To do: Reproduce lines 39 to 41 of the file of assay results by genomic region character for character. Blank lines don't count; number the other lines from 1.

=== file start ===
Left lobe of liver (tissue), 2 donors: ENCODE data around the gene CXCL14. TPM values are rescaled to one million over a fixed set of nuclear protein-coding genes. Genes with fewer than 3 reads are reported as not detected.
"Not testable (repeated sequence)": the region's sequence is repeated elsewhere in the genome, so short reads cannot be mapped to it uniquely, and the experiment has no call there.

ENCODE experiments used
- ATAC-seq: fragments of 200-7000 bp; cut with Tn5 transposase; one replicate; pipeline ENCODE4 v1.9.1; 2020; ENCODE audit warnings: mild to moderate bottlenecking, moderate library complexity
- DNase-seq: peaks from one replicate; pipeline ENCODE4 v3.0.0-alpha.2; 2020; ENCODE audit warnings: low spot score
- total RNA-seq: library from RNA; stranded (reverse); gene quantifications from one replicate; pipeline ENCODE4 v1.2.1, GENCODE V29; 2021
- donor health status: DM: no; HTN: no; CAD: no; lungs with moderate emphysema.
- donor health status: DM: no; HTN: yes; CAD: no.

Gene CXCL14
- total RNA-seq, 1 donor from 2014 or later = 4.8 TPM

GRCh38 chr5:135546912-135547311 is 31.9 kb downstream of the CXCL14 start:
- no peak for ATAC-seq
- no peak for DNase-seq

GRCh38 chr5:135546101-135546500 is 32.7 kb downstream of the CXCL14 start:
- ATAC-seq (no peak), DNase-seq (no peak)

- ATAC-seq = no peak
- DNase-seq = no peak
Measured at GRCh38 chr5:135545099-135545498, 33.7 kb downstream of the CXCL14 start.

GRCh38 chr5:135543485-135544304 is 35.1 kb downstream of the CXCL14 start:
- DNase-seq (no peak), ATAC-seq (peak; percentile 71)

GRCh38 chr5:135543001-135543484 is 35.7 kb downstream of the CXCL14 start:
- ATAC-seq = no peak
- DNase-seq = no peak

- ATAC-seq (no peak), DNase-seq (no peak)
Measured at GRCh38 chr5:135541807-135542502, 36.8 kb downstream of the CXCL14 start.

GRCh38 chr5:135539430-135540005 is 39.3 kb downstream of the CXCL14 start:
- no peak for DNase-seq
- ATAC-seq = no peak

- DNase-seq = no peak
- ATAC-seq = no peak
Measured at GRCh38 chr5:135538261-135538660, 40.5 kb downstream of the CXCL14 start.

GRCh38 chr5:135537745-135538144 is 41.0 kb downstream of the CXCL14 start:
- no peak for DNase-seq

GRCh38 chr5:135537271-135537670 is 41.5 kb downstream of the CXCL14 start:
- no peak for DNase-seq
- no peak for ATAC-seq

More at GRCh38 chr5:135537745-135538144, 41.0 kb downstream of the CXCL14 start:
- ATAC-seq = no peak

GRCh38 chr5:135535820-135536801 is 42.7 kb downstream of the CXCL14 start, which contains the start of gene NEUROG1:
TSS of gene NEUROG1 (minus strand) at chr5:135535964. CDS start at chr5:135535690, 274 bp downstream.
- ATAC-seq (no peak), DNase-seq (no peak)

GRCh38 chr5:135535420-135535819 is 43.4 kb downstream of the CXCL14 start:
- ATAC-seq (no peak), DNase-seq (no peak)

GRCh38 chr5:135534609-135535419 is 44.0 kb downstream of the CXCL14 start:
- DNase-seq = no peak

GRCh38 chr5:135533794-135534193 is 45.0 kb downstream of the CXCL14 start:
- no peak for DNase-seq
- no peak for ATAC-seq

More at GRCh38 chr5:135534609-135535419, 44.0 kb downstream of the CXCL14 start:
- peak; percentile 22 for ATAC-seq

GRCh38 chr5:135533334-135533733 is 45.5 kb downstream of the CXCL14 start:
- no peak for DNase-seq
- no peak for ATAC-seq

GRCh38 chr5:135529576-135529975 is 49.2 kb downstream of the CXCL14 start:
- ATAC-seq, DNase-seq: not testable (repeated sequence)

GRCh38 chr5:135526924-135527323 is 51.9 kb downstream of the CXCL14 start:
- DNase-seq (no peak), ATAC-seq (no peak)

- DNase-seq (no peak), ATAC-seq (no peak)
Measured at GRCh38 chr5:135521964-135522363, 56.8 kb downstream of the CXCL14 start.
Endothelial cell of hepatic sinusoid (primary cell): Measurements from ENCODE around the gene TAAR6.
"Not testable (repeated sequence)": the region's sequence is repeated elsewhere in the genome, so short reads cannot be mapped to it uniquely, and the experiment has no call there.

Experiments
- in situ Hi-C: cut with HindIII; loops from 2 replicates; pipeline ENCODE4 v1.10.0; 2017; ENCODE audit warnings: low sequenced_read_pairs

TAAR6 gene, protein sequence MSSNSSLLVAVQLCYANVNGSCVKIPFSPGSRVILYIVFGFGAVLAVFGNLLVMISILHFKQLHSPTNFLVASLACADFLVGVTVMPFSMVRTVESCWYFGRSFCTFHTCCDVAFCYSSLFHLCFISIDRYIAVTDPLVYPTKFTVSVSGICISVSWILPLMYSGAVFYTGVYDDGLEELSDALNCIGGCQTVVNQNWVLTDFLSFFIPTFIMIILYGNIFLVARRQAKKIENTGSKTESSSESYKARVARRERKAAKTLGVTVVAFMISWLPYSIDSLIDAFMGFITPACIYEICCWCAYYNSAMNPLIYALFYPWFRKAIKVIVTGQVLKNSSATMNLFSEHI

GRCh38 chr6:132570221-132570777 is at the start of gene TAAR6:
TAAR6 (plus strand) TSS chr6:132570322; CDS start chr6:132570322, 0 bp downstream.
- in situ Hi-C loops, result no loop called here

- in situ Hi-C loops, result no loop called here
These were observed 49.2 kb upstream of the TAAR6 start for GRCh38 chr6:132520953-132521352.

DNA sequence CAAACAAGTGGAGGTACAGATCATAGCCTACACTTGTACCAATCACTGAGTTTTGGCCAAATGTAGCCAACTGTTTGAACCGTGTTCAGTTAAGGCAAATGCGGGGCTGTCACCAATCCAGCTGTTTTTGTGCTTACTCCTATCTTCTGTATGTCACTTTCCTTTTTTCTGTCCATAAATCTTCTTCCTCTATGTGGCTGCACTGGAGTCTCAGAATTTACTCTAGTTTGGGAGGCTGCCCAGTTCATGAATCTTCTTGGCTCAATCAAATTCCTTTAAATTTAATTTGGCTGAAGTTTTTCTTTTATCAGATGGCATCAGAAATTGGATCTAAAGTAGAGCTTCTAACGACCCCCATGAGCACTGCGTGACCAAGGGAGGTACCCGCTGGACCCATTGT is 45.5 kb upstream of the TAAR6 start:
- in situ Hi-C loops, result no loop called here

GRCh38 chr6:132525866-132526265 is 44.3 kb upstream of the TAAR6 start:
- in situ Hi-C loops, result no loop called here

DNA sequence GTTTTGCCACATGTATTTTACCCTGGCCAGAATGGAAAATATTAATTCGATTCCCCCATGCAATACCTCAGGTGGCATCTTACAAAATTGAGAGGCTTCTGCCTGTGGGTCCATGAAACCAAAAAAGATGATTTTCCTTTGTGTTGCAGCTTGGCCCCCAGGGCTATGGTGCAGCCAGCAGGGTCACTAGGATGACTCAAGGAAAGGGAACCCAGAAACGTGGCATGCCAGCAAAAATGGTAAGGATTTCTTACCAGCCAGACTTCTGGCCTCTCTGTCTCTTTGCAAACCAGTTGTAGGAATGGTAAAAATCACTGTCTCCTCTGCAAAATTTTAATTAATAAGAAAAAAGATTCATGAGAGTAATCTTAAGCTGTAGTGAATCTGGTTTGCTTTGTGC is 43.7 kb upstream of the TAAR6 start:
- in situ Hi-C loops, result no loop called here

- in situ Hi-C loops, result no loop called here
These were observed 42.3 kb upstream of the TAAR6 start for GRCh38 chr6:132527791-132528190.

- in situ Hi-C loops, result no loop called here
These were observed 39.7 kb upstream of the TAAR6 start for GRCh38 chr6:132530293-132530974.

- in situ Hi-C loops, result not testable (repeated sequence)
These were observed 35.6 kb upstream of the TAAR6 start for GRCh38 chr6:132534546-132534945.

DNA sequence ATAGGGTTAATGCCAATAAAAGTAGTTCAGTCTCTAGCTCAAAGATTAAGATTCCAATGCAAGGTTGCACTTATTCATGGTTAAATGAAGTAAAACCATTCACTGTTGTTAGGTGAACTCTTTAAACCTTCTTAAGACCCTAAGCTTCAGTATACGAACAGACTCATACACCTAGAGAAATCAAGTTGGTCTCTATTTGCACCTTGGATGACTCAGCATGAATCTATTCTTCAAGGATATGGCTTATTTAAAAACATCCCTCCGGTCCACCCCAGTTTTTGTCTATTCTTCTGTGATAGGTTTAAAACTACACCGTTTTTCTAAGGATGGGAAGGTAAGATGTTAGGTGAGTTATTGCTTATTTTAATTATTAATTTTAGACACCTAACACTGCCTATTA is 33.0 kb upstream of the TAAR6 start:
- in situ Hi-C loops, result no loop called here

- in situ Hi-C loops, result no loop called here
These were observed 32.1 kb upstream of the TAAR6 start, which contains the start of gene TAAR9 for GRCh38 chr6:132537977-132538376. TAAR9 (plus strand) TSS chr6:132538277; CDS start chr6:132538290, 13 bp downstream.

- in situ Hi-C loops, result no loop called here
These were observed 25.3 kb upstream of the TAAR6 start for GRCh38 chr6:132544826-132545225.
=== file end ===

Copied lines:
GRCh38 chr5:135535820-135536801 is 42.7 kb downstream of the CXCL14 start, which contains the start of gene NEUROG1:
TSS of gene NEUROG1 (minus strand) at chr5:135535964. CDS start at chr5:135535690, 274 bp downstream.
- ATAC-seq (no peak), DNase-seq (no peak)